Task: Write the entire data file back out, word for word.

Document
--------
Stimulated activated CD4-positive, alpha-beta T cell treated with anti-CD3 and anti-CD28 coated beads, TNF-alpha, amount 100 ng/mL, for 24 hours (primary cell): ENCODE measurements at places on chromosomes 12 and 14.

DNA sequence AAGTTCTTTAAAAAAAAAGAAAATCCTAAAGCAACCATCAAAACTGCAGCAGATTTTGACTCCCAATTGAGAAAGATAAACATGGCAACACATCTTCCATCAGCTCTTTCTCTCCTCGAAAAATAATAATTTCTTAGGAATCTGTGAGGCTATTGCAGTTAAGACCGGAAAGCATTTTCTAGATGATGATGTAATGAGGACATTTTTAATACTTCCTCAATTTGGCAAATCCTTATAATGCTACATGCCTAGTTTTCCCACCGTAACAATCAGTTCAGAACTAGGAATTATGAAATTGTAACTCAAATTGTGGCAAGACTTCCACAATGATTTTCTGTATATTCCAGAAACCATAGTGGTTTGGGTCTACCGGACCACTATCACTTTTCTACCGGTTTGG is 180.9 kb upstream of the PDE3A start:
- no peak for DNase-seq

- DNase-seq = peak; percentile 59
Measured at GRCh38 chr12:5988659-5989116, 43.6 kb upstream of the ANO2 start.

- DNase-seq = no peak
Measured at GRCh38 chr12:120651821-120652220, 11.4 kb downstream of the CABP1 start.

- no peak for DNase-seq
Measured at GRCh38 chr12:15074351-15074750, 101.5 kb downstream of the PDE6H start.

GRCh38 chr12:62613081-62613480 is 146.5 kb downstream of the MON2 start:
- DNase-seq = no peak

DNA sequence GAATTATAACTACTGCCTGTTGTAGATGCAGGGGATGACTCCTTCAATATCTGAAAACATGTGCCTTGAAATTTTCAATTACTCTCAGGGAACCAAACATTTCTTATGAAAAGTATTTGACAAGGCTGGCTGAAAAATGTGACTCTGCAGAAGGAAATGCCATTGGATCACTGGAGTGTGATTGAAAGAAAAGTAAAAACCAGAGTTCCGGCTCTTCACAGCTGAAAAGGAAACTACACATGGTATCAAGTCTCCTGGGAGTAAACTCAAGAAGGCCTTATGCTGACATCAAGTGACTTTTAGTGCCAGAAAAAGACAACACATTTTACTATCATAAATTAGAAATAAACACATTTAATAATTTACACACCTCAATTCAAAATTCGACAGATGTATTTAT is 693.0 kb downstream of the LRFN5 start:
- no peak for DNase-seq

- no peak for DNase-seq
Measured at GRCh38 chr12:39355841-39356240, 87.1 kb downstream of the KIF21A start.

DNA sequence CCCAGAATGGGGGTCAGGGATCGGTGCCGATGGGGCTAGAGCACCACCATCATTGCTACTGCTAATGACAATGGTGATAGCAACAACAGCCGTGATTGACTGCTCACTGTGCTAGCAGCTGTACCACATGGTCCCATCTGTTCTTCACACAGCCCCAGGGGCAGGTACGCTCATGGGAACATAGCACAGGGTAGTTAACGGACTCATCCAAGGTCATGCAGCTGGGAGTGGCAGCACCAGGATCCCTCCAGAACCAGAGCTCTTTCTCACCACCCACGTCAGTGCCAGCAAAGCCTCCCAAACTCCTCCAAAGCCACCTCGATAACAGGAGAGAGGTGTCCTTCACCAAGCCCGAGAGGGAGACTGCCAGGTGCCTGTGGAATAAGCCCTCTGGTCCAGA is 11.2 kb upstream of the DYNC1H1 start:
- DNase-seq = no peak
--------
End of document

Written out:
Stimulated activated CD4-positive, alpha-beta T cell treated with anti-CD3 and anti-CD28 coated beads, TNF-alpha, amount 100 ng/mL, for 24 hours (primary cell): ENCODE measurements at places on chromosomes 12 and 14.

DNA sequence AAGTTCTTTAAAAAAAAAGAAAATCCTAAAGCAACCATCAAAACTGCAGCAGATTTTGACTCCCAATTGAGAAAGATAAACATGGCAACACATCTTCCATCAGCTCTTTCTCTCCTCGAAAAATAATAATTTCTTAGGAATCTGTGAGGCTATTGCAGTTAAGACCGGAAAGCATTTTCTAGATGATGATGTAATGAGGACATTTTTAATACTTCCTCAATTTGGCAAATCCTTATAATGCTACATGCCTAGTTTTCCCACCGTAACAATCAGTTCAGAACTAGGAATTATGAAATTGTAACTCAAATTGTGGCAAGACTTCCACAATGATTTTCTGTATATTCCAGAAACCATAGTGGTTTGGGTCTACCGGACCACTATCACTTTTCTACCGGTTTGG is 180.9 kb upstream of the PDE3A start:
- no peak for DNase-seq

- DNase-seq = peak; percentile 59
Measured at GRCh38 chr12:5988659-5989116, 43.6 kb upstream of the ANO2 start.

- DNase-seq = no peak
Measured at GRCh38 chr12:120651821-120652220, 11.4 kb downstream of the CABP1 start.

- no peak for DNase-seq
Measured at GRCh38 chr12:15074351-15074750, 101.5 kb downstream of the PDE6H start.

GRCh38 chr12:62613081-62613480 is 146.5 kb downstream of the MON2 start:
- DNase-seq = no peak

DNA sequence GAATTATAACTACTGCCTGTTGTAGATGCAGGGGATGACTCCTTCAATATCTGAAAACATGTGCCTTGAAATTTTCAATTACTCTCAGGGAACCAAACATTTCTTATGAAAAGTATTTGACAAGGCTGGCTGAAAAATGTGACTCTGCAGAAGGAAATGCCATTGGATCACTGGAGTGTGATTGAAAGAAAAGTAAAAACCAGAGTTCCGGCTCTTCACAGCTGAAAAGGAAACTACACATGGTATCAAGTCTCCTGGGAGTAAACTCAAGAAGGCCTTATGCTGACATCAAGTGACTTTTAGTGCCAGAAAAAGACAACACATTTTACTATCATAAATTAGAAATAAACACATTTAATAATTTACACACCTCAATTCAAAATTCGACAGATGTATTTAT is 693.0 kb downstream of the LRFN5 start:
- no peak for DNase-seq

- no peak for DNase-seq
Measured at GRCh38 chr12:39355841-39356240, 87.1 kb downstream of the KIF21A start.

DNA sequence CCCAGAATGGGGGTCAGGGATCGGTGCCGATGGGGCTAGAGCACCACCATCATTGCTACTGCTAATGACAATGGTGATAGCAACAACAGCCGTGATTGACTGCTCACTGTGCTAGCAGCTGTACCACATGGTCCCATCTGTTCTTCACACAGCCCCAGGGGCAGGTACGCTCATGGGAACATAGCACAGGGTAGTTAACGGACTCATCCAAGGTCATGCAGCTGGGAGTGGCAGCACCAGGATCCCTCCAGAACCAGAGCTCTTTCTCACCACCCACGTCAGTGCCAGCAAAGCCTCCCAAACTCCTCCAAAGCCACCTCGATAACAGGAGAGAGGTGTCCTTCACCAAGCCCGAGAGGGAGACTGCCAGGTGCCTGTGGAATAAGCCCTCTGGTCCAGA is 11.2 kb upstream of the DYNC1H1 start:
- DNase-seq = no peak